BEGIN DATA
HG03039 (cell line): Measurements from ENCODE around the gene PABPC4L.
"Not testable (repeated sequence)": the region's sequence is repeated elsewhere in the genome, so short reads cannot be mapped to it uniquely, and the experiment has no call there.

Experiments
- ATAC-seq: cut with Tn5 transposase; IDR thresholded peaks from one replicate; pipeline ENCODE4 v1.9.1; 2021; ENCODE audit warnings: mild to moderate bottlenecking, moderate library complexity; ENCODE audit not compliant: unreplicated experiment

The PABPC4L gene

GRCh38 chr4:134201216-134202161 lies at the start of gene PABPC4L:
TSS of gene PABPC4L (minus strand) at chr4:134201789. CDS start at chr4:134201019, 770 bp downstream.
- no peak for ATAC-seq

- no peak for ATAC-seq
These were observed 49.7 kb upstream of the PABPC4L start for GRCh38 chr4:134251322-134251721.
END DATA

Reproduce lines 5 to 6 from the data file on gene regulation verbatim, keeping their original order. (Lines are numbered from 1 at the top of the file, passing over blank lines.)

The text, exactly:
The PABPC4L gene

GRCh38 chr4:134201216-134202161 lies at the start of gene PABPC4L: